AB - This study addresses cultural differences in management control practices in Anglo-Saxon (Australia, Canada), Germanic (Austria, parts of Belgium, Germany), and Nordic firms (Denmark, Finland, Norway, Sweden). Unique data is collected by structured interviews from 688 SBUs in these countries. Anglo SBU managers delegate decision rights to their subordinates more extensively than managers do in Germanic and Nordic SBUs. At the same time they establish more multidimensional reporting lines and involve subordinates in crossfunctional tasks in guiding subordinate behavior to a larger extent than their peers in Germanic and Nordic regions. Anglo-Saxon SBUs involve subordinates to strategic planning activities more intensively, but their plans are less comprehensive and specific than those of their counterparts in Germanic and Nordic regions. In performance measurement and evaluation, Anglo-Saxon SBUs perceive compensation as important purpose, whereas Germanic and Nordic SBUs emphasize attention direction and learning. Budgets andperformance measurement systems are used interactively to a larger extent by Anglo-Saxon and Germanic compared to Nordic SBUs. Rewards are based on achievement of financial targets more in Anglo than in Germanic SBUs. Reward and compensation in Anglo SBUs is more subjective, individual based and relies also on non-financial rewards to a larger extent than in Germanic and Nordic SBUs. Regarding cultural controls, Anglo SBUs value recruitment within organization more highly than Nordic SBUs and Anglo SBUs use varioussocialization practices to a larger extent than Germanic and Nordic SBUs do. Implications of these and other findings for both theory development and practice are discussed.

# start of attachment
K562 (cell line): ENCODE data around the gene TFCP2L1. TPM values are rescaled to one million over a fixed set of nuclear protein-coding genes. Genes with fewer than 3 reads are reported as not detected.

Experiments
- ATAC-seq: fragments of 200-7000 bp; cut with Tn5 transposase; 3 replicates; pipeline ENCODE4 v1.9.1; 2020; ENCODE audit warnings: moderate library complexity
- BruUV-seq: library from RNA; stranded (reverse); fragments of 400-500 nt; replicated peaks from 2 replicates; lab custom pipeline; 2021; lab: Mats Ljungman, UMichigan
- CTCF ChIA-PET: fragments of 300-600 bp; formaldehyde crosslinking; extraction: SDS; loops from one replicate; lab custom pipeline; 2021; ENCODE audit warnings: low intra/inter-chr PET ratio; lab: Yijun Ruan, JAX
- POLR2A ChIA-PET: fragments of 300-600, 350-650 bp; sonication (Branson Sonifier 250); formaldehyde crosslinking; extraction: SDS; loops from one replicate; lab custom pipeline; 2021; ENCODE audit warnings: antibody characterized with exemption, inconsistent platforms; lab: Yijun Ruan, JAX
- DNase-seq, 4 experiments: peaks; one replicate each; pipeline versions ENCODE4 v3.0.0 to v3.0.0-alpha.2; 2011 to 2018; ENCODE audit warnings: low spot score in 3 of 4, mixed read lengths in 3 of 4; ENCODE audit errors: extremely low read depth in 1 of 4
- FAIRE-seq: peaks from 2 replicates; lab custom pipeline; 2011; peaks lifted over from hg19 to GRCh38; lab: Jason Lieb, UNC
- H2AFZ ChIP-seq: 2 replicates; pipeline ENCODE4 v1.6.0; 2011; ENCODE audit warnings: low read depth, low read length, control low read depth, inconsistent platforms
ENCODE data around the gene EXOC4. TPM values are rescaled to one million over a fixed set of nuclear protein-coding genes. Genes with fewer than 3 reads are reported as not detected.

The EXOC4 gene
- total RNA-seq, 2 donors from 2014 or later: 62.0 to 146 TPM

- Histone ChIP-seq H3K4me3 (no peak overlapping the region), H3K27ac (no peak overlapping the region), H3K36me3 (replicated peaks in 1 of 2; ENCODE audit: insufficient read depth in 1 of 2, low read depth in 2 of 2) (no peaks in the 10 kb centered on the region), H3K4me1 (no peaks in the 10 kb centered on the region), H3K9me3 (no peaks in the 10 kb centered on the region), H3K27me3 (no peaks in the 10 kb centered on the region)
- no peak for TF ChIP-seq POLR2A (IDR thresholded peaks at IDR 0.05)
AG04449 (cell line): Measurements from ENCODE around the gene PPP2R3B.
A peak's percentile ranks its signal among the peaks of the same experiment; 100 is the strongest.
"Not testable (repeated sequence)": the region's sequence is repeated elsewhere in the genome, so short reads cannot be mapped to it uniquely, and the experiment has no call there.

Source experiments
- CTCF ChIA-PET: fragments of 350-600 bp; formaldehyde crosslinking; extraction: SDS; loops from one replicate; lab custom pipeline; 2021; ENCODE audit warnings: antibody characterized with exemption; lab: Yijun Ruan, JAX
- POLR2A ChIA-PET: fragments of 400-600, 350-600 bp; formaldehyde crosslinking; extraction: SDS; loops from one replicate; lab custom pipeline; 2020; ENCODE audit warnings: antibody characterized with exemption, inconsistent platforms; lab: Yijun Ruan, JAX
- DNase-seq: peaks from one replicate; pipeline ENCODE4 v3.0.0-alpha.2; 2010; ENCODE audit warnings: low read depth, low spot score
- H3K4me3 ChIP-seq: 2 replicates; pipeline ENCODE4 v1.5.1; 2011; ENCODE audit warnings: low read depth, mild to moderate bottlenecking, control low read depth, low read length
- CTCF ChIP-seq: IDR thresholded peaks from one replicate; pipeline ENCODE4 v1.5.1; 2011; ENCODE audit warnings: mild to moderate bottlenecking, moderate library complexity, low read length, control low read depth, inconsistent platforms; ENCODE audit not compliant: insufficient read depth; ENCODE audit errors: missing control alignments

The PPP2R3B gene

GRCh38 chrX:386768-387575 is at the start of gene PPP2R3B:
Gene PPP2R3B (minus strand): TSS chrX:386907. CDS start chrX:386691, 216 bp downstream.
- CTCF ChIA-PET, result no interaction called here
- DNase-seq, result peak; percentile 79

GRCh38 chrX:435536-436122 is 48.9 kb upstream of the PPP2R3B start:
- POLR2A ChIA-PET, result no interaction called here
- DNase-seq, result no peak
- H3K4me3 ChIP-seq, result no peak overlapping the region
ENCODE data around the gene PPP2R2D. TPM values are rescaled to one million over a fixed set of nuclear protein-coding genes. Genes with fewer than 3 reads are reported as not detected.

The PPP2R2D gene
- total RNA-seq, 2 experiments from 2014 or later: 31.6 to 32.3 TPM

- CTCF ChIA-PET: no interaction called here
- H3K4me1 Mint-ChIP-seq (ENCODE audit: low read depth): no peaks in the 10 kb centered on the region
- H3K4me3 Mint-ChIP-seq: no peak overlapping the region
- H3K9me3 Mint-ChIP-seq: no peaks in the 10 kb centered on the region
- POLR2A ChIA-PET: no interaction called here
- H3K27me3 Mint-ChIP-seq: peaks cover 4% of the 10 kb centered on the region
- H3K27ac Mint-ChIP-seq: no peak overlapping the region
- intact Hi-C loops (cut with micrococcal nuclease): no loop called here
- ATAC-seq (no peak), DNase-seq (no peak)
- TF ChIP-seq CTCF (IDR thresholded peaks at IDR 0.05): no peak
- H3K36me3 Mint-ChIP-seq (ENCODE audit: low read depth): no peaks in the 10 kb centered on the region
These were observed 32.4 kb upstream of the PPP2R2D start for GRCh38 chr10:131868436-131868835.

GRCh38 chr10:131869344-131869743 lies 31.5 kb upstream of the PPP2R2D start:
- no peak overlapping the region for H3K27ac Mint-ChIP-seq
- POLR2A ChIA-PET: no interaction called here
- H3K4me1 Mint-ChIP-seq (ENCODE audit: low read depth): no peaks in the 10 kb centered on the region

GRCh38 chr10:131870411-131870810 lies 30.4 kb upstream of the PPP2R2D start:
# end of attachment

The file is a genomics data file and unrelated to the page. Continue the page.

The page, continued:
M3 - Article in proceeding

BT - 10TH CONFERENCE ON NEW DIRECTIONS IN MANAGEMENT ACCOUNTING

PB - European Institute for Advanced Studies in Management

ER -

Malmi T, Ax C, Bedford D, Bednarek P, Bruehl R, Dergård J et al. The use of management controls in different cultural regions: An empirical study of Anglo-Saxon, Germanic and Nordic practices. I 10TH CONFERENCE ON NEW DIRECTIONS IN MANAGEMENT ACCOUNTING. European Institute for Advanced Studies in Management. 2016